OTC Derivatives Clearing
The clearinghouses and dealers are revamping their back offices and risk methodologies in order to be ready for OTC derivatives clearing in 2012.
Why It's Important: Despite the slow pace of finalizing rules, central clearing is coming to the $600-trillion OTC derivatives market in 2012. "This enormous universe of trades will be forced into a clearinghouse," says Kevin McPartland, a principal and director of fixed-income research at Tabb Group. As the 2008 credit crisis indicated, the primary benefit of central clearing is to reduce counterparty risk and provide transparency into the exposures of dealers, customers, member firms and even regulators. The Dodd-Frank Wall Street Reform and Consumer Protection Act, passed in July 2010, requires that standardized contracts are traded through exchanges or swap execution facilities (SEFs) and cleared through central counterparties (CCPs) to prevent systemic risk. Aside from the regulatory mandate, volatile markets are driving the shift from bilaterally traded to centrally cleared OTC derivatives, according to a recent Tabb Group report.
Where the Industry Is Now: The Commodity Futures Trading Commission (CTFC) was scheduled to vote on the clearing rules at press time (Oct. 18). "The clearinghouses are a year ahead of last year in defining their margining methodology and building out capacity and risk management technology," observes McPartland, who notes that most of the buy side is counting on the brokers to connect trading systems with the clearinghouses. Though few buy-side firms and hedge funds have moved over to central clearing already, most have tested to make sure the mechanics work, according to McPartland. "They're sorting out who their clearing broker will be, while the clearing brokers are figuring out how they will offer the services and how it will tie in with the trading side," he says, pointing to collateralization and calculating margin payments as examples of details that need to be worked out.
Focus In 2012: Once the final rules are approved by the CFTC, central clearing will be mandated next year. If regulators finish the rules at the end of 2012's first quarter, dealers will have 90 days from that date to be compliant; everyone else will have another 90 days, though the more complex buy-side firms will have an additional 90 days to submit their derivatives trades to clearinghouses, according to McPartland. "Even if the mandates don't take effect until Q3 2012, once we have clarity in the rules -- which should occur by the end of the first quarter -- people are going to make changes in their technology," says the analyst.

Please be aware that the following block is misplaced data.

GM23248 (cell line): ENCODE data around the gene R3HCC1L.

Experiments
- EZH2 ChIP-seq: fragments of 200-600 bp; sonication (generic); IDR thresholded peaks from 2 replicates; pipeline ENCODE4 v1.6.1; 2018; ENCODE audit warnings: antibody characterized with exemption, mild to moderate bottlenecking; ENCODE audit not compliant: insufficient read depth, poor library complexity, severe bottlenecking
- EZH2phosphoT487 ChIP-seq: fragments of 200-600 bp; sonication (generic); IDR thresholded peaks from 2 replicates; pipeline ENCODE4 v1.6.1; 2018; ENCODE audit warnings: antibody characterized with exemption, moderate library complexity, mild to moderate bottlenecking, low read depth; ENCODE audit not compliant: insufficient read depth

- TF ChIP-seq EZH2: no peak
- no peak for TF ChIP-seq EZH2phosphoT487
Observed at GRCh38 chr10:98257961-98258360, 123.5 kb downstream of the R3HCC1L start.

Industry Leaders: The major exchanges stand to benefit from the shift to exchange-traded and centrally cleared OTC derivatives. The main players are the InterContinental Exchange, the CME, Eurex (whose proposed merger with NYSE Euronext is still pending) and LCH.Clearnet. NYSE Euronext owns NYSE Liffe Clearing and part of New York Portfolio Clearing, a joint venture with DTCC related to margin offsets between treasuries and futures. And in October, the London Stock Exchange was in exclusive talks to acquire LCH.Clearnet, the largest interest-rate swaps clearer, which launched derivatives clearing for U.S. buy-side clients in March 2011.
Technology Providers: Calypso and Murex are two of the biggest clearing technology providers. SunGard Capital Markets also has technology solutions to address derivatives clearing. Cinnober also provides clearing systems to exchanges. Middleware providers MarkitSERV and ICE Link will handle all of the post-trade processing and worfklow, connecting all of the data that helps firms get from execution to clearing and confirmations. Electronic trading platforms -- including Bloomberg, MarketAxess and Tradeweb -- that plan to become SEFs will have to establish direct links with clearinghouses.
Price Tag: Industry participants already have spent more than $12 billion on clearing-related technology in 2011, with OTC derivatives accounting for the biggest piece of the pie, Tabb Group reports. Because the scope of the regulations is so vast, the firm estimates that the sell side's expenditures on clearing technology in 2012 will be split evenly between third-party providers (47 percent) and internal development and resources (53 percent). Buy-side firms will spend about 36 percent on internal resources versus 64 percent on external solutions, while CCPs will tap internal IT for 44 percent of the back-office spend and external solutions for 56 percent, Tabb said.